Crystal’s built-in HTTP server has been able to handle over 2 million requests per second in benchmark testing. And many of the web frameworks are consistently delivering sub-millisecond response times for web applications.

Which brings us to the next point…

4. The web framework you want is already here

Love the completeness of Rails (or even Elixir’s Phoenix)? You’ll feel right at home with the Amber framework.

Is the simplicity and easy customization of Sinatra more your thing? You’ll find that simplicity with Kemal.

Do you want a full-stack framework that leverages compile time checks for strong params, HTTP verbs, and database queries? It’s your Lucky day.

During January, each of these web frameworks will be highlighted in their own dedicated post. Check back with the Crystal blog to find out more.

5. Crystal is written in Crystal! It’s easy to understand and contribute to the language

Have you ever read Ruby’s source code? Tried to figure out how some Enumerable methods work?

Ruby’s Implementation of Enumerable#all?

static VALUE
enum_all(int argc, VALUE *argv, VALUE obj)
{
    struct MEMO *memo = MEMO_ENUM_NEW(Qtrue);
    rb_block_call(obj, id_each, 0, 0, ENUMFUNC(all), (VALUE)memo);
    return memo->v1;
}

How long does it take to figure out what that code is doing? If you’ve never worked with C code, probably a really long time.

Compare that to Crystal’s implementation of Enumerable#all?

def all?
  each { |e| return false unless yield e }
  true
end

How long did that take to figure out? If you know Ruby or Crystal, probably a matter of seconds.

With this in mind, consider that 98.4% of Crystal is written in Crystal and only 0.3% is written in C++.

Ruby is written 30.6% in C and 64.8% in Ruby.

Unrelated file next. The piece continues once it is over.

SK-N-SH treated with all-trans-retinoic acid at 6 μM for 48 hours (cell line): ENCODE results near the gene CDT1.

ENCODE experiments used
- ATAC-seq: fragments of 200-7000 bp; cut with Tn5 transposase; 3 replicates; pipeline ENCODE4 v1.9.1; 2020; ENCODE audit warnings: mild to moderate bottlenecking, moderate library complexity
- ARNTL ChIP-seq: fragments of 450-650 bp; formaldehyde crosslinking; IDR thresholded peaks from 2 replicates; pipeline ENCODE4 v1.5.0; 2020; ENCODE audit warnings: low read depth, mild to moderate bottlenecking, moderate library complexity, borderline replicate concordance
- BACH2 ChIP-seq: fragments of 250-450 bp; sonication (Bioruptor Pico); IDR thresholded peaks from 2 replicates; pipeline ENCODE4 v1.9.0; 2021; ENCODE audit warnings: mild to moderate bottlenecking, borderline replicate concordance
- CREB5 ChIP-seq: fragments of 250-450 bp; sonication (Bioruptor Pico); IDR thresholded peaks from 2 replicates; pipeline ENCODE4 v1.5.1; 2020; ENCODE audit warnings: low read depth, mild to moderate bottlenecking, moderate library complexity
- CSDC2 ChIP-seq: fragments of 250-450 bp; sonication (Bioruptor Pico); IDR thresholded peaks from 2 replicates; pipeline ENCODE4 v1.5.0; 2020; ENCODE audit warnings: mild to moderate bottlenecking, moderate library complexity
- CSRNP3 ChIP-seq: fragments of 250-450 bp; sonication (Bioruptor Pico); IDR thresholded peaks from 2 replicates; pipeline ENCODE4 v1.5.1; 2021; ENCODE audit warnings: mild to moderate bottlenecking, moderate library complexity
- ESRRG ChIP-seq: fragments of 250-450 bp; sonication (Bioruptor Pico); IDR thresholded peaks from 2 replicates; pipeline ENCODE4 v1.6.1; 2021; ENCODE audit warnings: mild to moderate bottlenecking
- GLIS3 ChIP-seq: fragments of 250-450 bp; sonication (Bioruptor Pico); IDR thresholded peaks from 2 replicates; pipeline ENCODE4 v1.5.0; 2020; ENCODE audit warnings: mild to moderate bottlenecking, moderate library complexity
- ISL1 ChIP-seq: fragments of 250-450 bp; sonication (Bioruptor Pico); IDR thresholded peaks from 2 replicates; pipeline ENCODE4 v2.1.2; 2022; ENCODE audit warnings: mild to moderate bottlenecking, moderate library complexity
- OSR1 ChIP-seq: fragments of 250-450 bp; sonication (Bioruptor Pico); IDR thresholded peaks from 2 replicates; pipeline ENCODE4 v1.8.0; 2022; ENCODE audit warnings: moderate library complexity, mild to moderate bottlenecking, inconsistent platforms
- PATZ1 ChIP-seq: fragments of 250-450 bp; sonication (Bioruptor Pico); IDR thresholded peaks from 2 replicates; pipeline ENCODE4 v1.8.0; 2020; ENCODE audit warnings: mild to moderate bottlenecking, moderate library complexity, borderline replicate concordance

In fact, only one file in crystal is written in C++, so as long as your aren’t changing LLVM extensions whatever you’re looking for in the crystal language is virtually guaranteed to be written in crystal.

Reading, understanding, and contributing to Crystal is easier than just about any language you can find.

Where to start?

If you’re looking to try out the Crystal programming language, here are some good resources to get started:

This is a guest post by Mark Siemers, who kindly volunteered to suggest a series of Crystal blog posts. Expect more to come, or - even better - contact us about writing your own post.

1. Extremely low learning curve

Think of some languages that have become popular in the last 5-10 years. What comes to mind? Elixir, Go, Rust perhaps? They all have performance advantages over Ruby but are more difficult to learn and master.

What if you could get the performance gain with a much easier learning curve?

How easy? Let’s take a look at some code.

Q: Which of the following modules are written in Ruby? Which in Crystal?

module Year
  def self.leap?(year)
    year % 400 == 0 || (year % 100 != 0 && year % 4 == 0)
  end
end
module Hamming
  def self.distance(a,b)
    a.chars.zip(b.chars).count{|first, second| first != second }
  end
end

A: Trick question - it’s both. The modules above will work in Ruby or Crystal. How cool is that?

See more examples of code similarities here.

This doesn’t mean that all Ruby code will work in Crystal (and vice-versa), but you can do an awful lot with Crystal immediately and be productive on day one, even minute one.

How does Crystal (a strongly-typed & compiled language) act like Ruby (a dynamic & duck-typed language)? Crystal’s compiler uses a combination of two powerful techniques: type inference and union types. This allows the compiler to read your ruby-like code and figure out (infer) the correct types to use.

Beyond the similarities, Crystal offers some core advantages over Ruby. Advantages like…

2. Compile time checks & method overloading

Does it feel hacky when you write is_a? or respond_to? to make sure your code doesn’t break in Ruby? Do you ever worry about all the places you did NOT put in those checks? Are those all bugs waiting to happen?

Crystal is a compiled language and checks all your method inputs and outputs at compile time. If any types don’t line-up, they will be caught before runtime.

Let’s revisit the Year::leap? example from above. In Ruby, what happens when the input isn’t an integer?